<ul><li>The social side of mobile health </li></ul><ul><li>Exploring the nature of mobile consumption, creation and connec...
<ul><li>Information is mobile </li></ul><ul><li>Health information on mobile devices is </li></ul><ul><li>consumed </li></...
<ul><li>Health information is consumed on mobiles </li></ul>
<ul><li>Consumer-targeted </li></ul>
<ul><li>Professional-targeted </li></ul>
<ul><li>Health information is created   on mobiles </li></ul>
<ul><li>Tracking health through behaviour </li></ul>
<ul><li>Tracking health through keywords </li></ul>
<ul><li>Tracking health through sentiment </li></ul>
<ul><li>Tracking health through location </li></ul>
 
 
 
<ul><li>Seemingly unrelated information has a way of becoming useful, too </li></ul>
<ul><li>Foursquare </li></ul>Image courtesy eelx on Flickr.
<ul><li>Foursquare, meet hospitals </li></ul>
<ul><li>Foursquare, meet healthy behaviour </li></ul>
<ul><li>But the true transformative power of mobile is in the users and their communities </li></ul>
<ul><li>Communities for behaviour change </li></ul><ul><li>Centola (2010): What kind of network structures spread health b...
<ul><li>Communities for behaviour change </li></ul><ul><li>Centola (2010): What kind of network structures spread health b...
Science  2010;329(5996)  doi:  10.1126/science.1185231
<ul><li>Communities for behaviour change </li></ul><ul><li>Centola (2010): What kind of network structures spread health b...
<ul><li>Mobile communities for behaviour change </li></ul><ul><li>Mobile devices have the potential to be effective in sup...
<ul><li>The “always-on” nature </li></ul>
<ul><li>The relationship of user/device </li></ul>
<ul><li>User/device relationships </li></ul><ul><li>Belk (1988) looked at how we “extend” ourselves through our possession...
<ul><li>User/device relationships </li></ul><ul><li>Belk (1988) looked at how we “extend” ourselves through our possession...
<ul><li>User/device relationships </li></ul><ul><li>Belk (1988) looked at how we “extend” ourselves through our possession...
<ul><li>User/device relationships </li></ul><ul><li>Belk (1988) looked at how we “extend” ourselves through our possession...
<ul><li>User/device relationships </li></ul><ul><li>Blom and Monk (2003) examined cell phone users’ motivations for person...
<ul><li>User/device relationships </li></ul><ul><li>Blom and Monk (2003) examined cell phone users’ motivations for person...
<ul><li>User/device relationships </li></ul><ul><li>Jarvenpaa and Lang (2005) outline the paradoxes of mobile usage </li><...
<ul><li>User/device relationships </li></ul><ul><li>Jarvenpaa and Lang (2005) outline the paradoxes of mobile usage </li><...
<ul><li>User/device relationships </li></ul><ul><li>Sherry Turkle at MIT has been a long-time thinker and scholar in this ...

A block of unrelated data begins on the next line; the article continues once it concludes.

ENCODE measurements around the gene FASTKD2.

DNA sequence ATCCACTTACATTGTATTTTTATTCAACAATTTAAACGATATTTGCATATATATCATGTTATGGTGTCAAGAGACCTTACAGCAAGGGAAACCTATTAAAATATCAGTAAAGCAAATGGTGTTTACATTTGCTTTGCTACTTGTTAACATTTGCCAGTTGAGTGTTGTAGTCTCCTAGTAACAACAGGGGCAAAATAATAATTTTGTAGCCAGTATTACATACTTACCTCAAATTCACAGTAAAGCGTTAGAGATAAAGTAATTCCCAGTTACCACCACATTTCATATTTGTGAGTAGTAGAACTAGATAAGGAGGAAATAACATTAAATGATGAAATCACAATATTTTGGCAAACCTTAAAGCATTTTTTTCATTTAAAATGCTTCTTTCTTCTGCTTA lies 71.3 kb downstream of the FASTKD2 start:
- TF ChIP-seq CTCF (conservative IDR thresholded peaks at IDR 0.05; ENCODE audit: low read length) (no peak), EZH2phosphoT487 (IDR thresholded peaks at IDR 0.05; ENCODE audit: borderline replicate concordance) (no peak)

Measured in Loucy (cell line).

<ul><li>User/device relationships </li></ul><ul><li>Sherry Turkle at MIT has been a long-time thinker and scholar in this ...
<ul><li>This connection between user and device is becoming stronger all the time </li></ul>
 
 
 
 
Science  2010;329(5996)  doi:  10.1126/science.1185231
Science  2010;329(5996)  doi:  10.1126/science.1185231
 
 
Upcoming SlideShare
Loading in...5
×

The Social Side of Mobile Health

5,239

Published on

Short talk given to the UBC School of Population and Public Health course on social media in health and medicine (SPPH 581H).

1 Comment
2 Likes
Statistics
Notes
No Downloads
Views
Total Views
5,239
On Slideshare
0
From Embeds
0
Number of Embeds
5
Actions
Shares
0
Downloads
27
Comments
1
Likes
2
Embeds 0
No embeds

No notes for slide
  • Ubiquitous, networked, interactive (two-way), and we keep them on.
  • We think of ourselves through a lens of the things we own. This is why when we lose things, it hurts. And why when we go through loss there may follow periods of creativity or purchase through which we attempt to “recreate” ourselves.
  • So I guess now I want to return finally to that notion of the network and the spread of healthy behaviours, given the light of this powerful connection we are building both between devices and others, but also to ourselves and the mobile devices that are starting to represent pieces of us more and more. And similar to the way location based data and cell signals transformed the epidemological methods of John Snow’s map, this network map is changing to. You can tell what I’m going to do next right? These signals and these devices and these relationships and networks that are tightening thanks to mobile devices are going to be able to create and sustain healthy behaviours because of the association that we are building with the device. And I think there is a flattending of these networks, the always on nature and the ease with which we can connect to others makes these clustered networks increasingly common. Later tonight and in the readings for class tonight I think you’ll probably talk about apps and about the specific tools that are making these things happen, but I just wanted to bring this perspective to the class because ultimately with social media and with mHelath applications we’re still designing for people, and to improve health and that’s always the thing that is foremost in our minds when we talk about this type of thing. With that, thank you for your time, and I hope you have a great rest of the term. Thanks for having me.